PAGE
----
Barack Obama: Feeling Good

Politicians don’t usually get me excited, but Barack Obama does. Maybe it’s the contrast between him and the elocutionally-challenged President Bush. Having lived through and reported on the Civil Rights movement, perhaps the source of my euphoria is the possibility of a black man being taken seriously as a presidential candidate when just four decades ago in America he would have been barred from certain hotels, restrooms, lunch counters and neighborhoods. Electing Obama, some rationalize, might be the propitiation for our racist sins; a fulfillment of Dr. King’s dream about judging a man by the content of his character, not the color of his skin.

There is a double standard still applied to black people in America, however. The media and “black leadership” play down the accomplishments of a Colin Powell, Clarence Thomas and Condoleezza Rice because of their associations with the Republican Party (though Powell was also associated with the Clinton administration, he remains a Republican) while Jesse Jackson, Al Sharpton and Barack Obama are lionized because their liberal policy positions comport with most of those in the media, academia and the rest of the liberal establishment.

If you read Obama’s record, however, you’ll find his positions differ little from those of Hillary Clinton. According to a compilation of the voting records and position statements of Clinton and Obama, the two senators hold identical positions on nearly every issue. From abortion on demand (support), to the war in Iraq (for withdrawal and against the troop surge), embryonic stem cell research, gun control and plenty more, both candidates are joined at the ideological hip.

The difference is that Obama makes us feel good and Hillary Clinton doesn’t. Obama has the prettier family portrait. As with JFK, who doesn’t long to see children romping around the White House? That would make our youth-obsessed Baby Boomers feel young again, an objective that occupies increasing amounts of their time.

Ronald Reagan made many feel good, but he had a well-developed sense of who he was and what he wanted to do (defeat the Soviets, cut taxes, reduce the size and reach of government). Obama’s chief foreign policy position seems to center around talking to Islamic leaders rather than defeating radical Islam. Does he seriously believe people who think they have a religious mandate for wiping out America and dominating the world would negotiate anything less? Talking does not pacify an enemy; an enemy must be defeated. Any goal that is less than victory is naive in the extreme.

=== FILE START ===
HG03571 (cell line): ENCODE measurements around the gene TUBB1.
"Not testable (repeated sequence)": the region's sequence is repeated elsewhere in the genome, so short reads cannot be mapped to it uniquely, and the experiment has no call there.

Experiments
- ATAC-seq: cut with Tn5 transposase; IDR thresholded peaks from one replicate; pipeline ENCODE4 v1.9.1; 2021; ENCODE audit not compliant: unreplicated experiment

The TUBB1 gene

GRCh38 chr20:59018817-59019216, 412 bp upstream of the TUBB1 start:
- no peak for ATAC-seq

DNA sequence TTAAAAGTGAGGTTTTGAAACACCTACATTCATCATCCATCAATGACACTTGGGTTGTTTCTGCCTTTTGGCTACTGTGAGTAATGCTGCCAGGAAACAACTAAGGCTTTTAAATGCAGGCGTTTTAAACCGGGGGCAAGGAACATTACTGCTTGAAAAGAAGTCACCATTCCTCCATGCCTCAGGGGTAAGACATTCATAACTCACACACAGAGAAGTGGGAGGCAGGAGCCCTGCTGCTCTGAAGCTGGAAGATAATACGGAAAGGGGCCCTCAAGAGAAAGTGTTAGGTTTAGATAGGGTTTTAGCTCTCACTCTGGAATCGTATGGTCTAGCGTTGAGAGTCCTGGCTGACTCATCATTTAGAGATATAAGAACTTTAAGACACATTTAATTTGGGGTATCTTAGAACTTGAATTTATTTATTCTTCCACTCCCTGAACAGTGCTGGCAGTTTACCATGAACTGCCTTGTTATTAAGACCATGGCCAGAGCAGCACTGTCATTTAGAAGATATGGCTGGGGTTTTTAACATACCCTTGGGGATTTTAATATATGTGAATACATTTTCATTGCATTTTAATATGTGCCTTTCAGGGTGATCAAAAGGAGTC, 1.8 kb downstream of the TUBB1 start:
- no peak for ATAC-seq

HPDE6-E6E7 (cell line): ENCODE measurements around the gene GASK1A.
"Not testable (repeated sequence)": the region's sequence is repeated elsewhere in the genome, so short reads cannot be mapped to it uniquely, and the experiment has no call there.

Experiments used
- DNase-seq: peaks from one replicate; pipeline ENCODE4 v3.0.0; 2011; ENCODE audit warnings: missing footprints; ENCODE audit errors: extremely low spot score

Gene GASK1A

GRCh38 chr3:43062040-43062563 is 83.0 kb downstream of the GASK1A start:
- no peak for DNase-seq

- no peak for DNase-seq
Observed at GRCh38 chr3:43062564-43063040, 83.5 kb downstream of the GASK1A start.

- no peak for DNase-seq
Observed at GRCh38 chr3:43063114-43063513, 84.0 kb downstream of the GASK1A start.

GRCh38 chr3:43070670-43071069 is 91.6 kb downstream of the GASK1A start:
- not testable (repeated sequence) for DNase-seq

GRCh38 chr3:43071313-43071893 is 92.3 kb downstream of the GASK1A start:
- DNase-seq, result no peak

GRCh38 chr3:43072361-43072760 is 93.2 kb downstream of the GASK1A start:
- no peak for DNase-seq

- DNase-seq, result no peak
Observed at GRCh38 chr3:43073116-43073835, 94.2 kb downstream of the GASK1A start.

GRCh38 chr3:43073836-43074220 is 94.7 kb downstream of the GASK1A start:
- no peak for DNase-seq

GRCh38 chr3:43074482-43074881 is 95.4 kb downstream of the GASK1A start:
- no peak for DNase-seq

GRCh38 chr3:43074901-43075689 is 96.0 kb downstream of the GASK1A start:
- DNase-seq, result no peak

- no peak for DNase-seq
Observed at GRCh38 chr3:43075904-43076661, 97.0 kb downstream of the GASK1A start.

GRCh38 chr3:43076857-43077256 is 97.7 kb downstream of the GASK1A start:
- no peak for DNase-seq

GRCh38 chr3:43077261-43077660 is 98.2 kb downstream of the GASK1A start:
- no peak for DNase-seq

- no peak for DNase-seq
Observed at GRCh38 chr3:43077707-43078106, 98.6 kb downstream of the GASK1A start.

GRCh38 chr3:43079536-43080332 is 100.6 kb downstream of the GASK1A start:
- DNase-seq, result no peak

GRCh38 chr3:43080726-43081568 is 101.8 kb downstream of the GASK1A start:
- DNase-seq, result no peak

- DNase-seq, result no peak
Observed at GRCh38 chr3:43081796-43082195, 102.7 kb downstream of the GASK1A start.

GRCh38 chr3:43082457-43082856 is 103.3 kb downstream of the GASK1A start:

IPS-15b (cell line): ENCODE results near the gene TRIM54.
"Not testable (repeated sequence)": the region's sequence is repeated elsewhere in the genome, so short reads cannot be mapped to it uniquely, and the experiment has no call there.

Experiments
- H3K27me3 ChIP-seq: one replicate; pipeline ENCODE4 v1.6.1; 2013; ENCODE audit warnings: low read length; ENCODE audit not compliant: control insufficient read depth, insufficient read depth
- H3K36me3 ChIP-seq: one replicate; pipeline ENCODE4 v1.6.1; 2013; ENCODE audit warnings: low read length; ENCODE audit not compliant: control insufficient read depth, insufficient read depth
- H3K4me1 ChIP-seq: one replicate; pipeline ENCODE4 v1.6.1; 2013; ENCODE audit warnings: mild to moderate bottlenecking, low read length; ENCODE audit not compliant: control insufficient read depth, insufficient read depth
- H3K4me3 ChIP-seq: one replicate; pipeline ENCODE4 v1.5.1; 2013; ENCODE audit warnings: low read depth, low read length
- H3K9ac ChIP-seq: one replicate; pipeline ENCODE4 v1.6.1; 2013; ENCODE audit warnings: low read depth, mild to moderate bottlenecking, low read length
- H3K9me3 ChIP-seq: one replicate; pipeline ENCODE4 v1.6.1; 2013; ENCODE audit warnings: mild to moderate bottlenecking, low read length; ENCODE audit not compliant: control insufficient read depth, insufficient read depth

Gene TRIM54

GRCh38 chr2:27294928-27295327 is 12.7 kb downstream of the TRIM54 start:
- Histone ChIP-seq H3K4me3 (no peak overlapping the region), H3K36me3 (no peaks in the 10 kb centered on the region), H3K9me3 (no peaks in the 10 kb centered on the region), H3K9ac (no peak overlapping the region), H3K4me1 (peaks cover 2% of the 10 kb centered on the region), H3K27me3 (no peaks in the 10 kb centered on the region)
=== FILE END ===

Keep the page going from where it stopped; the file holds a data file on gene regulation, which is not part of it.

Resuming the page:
I admire Obama’s rhetoric about changing the tone in Washington and seeking consensus to overcome corrosive polarization. But consensus requires compromise. On which of his liberal positions would Obama compromise? Abortion? Taxes? Growing government? He hasn’t said. Maybe if he gets the nomination he will. One plays to one’s base (in his case a very liberal base) during primary season and then races toward the middle after receiving the nomination.

Others before Obama have come to Washington with the announced intention of “changing the tone.” No one changes Washington. Washington changes them. The Congress, of which Obama is now only a freshman member with no legislation he can point to that has his name on it, checks and balances legislation proposed by the chief executive. No president can dictate policy. Hillary Clinton failed in her attempt to impose universal health care on the country when a Democratic-majority Congress refused to go along.

Flirtations are fun and make people feel good, but at a time of turmoil in the world and serious threats to our nation, to indulge in feelings over substance can be costly. The last time we put feelings first, we got Bill Clinton (and before him, Jimmy Carter). President Clinton mostly ignored the terrorist threat, preferring instead his own physical satisfaction. That preference contributed to 9/11. Don’t we have it backward? Shouldn’t a president’s policies make us feel good?

To promote feelings instead of policy is pure self-indulgence. We can’t afford that luxury in a president.